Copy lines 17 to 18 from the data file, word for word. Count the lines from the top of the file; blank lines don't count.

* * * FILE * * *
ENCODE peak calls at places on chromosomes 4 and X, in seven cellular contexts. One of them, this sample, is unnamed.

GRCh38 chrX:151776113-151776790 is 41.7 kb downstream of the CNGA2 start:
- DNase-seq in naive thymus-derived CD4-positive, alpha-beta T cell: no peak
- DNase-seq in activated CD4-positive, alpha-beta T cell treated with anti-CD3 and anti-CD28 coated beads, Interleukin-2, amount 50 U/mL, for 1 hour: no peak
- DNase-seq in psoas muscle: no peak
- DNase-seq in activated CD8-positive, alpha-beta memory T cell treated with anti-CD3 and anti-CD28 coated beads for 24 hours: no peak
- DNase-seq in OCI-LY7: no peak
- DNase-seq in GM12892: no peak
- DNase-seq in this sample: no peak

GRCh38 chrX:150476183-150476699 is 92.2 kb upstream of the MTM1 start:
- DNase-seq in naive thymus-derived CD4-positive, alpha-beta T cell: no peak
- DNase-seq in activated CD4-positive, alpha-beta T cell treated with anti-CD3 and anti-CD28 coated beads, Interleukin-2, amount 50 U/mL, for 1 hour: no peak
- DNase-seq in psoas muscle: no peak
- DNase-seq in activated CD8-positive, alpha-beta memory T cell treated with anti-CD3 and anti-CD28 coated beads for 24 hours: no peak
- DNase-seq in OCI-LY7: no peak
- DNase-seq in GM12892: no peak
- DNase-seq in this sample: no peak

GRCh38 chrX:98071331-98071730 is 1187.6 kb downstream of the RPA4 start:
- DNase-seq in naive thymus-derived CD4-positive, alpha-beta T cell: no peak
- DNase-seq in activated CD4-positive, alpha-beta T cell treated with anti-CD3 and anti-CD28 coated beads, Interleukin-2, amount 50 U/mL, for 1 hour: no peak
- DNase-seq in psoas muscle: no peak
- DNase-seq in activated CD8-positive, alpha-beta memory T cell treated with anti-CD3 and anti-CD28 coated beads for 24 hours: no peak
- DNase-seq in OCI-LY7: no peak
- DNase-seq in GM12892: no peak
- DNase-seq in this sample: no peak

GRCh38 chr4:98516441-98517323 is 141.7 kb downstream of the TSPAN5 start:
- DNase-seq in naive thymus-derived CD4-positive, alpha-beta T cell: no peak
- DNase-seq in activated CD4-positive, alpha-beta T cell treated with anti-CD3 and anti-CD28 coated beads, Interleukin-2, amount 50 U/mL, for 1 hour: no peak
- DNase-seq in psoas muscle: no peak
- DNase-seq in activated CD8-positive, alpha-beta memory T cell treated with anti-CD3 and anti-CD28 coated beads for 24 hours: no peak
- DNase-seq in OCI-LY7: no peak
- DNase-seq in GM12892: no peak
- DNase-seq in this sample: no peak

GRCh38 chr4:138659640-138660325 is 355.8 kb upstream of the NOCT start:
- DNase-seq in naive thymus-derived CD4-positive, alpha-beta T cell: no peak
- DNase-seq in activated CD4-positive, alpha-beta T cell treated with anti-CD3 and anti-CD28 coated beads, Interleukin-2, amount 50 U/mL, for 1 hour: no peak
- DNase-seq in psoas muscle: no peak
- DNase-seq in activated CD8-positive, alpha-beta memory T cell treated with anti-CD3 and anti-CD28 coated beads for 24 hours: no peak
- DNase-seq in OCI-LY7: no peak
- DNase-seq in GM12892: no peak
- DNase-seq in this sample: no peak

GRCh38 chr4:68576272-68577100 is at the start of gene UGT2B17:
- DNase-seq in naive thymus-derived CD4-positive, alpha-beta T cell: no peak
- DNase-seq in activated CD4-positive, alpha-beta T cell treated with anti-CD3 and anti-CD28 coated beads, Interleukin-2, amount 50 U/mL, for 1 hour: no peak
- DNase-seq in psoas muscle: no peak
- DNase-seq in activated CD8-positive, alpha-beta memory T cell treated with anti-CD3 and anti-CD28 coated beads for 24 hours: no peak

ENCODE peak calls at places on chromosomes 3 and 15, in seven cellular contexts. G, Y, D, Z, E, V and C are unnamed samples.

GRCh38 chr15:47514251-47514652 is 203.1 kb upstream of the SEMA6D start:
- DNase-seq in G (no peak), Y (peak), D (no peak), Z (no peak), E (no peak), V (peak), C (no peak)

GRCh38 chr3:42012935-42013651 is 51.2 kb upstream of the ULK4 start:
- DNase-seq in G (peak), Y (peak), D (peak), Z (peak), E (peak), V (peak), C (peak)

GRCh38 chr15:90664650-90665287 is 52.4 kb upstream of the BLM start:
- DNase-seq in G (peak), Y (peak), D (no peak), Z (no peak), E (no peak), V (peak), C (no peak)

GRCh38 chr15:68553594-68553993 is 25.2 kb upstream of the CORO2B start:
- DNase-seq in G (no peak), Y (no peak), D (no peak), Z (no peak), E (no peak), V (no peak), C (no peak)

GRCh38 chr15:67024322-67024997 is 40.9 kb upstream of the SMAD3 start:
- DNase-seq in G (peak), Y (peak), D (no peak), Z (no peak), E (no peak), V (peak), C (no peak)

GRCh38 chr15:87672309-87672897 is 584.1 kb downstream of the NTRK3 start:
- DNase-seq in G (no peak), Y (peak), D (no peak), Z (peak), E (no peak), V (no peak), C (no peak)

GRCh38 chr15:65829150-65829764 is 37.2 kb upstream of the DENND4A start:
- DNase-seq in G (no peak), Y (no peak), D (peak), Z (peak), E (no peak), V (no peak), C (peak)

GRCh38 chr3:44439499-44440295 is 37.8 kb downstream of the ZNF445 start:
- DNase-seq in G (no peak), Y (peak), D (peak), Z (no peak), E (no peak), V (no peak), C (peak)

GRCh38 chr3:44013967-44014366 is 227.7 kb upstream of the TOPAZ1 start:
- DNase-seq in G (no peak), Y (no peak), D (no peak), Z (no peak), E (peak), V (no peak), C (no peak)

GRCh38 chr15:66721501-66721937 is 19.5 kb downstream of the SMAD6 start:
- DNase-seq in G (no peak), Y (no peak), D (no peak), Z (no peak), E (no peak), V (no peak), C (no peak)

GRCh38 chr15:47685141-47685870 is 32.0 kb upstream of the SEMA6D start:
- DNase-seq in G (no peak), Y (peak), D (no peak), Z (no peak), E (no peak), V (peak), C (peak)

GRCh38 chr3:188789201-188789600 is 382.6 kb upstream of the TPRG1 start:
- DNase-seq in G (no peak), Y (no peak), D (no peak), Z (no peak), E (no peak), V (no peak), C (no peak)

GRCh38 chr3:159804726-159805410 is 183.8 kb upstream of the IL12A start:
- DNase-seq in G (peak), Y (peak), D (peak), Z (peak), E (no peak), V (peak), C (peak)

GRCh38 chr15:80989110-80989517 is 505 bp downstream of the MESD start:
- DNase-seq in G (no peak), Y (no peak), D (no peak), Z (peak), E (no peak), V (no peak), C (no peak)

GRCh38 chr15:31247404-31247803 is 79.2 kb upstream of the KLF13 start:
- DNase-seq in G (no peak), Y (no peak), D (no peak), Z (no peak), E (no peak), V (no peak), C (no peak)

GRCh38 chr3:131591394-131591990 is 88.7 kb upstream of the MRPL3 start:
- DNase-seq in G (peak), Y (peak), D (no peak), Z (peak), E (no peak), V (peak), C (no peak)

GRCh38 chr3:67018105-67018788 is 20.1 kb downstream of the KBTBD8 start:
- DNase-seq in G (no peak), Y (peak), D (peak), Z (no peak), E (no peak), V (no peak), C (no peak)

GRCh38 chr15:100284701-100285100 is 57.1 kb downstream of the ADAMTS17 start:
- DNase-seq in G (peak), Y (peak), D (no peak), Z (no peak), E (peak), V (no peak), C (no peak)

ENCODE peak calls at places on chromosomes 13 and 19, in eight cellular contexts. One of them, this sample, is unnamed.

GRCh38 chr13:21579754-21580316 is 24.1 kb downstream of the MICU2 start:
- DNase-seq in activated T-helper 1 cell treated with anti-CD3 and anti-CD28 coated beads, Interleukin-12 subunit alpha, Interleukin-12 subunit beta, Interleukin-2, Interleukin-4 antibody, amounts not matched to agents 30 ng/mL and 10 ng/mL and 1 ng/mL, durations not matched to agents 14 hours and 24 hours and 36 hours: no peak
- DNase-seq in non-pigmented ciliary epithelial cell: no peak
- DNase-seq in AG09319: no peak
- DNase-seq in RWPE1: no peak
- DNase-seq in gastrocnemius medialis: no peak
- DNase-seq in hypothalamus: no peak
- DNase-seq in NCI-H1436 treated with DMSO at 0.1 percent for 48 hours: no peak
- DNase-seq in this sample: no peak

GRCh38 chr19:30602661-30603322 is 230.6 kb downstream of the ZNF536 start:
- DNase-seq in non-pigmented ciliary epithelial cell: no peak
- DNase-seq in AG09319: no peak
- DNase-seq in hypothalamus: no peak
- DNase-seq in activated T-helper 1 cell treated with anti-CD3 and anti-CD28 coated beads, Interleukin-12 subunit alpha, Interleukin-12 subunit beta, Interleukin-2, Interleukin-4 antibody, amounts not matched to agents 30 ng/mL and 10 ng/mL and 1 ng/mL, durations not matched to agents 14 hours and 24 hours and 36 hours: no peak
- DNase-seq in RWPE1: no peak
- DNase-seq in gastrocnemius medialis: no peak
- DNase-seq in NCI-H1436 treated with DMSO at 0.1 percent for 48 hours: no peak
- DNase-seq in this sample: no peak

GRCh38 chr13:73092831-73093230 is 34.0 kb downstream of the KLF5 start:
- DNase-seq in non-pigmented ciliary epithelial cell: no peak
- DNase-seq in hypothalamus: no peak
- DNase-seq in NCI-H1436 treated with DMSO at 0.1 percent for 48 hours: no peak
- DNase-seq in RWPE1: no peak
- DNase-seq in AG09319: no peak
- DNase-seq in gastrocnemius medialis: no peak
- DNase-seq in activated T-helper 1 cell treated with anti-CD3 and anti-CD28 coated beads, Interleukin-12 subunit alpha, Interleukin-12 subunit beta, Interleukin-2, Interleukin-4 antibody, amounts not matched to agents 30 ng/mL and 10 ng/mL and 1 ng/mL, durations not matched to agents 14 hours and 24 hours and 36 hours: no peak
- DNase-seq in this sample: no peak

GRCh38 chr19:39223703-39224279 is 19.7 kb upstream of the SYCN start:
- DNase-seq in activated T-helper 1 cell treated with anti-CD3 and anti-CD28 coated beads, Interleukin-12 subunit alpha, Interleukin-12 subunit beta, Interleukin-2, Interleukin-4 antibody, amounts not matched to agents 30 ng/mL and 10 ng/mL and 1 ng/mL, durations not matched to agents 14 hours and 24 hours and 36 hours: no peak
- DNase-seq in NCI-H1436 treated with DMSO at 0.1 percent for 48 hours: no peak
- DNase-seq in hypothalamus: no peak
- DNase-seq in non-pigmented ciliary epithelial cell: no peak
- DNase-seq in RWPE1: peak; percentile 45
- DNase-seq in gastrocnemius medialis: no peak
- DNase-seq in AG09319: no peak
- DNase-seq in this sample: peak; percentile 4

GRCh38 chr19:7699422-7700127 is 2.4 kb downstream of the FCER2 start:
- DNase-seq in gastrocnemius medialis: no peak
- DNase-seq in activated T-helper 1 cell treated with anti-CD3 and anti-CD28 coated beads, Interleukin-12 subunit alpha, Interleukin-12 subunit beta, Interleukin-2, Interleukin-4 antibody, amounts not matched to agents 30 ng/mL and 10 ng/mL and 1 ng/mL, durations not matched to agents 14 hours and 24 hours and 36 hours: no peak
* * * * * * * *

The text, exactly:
- DNase-seq in this sample: no peak

GRCh38 chrX:98071331-98071730 is 1187.6 kb downstream of the RPA4 start: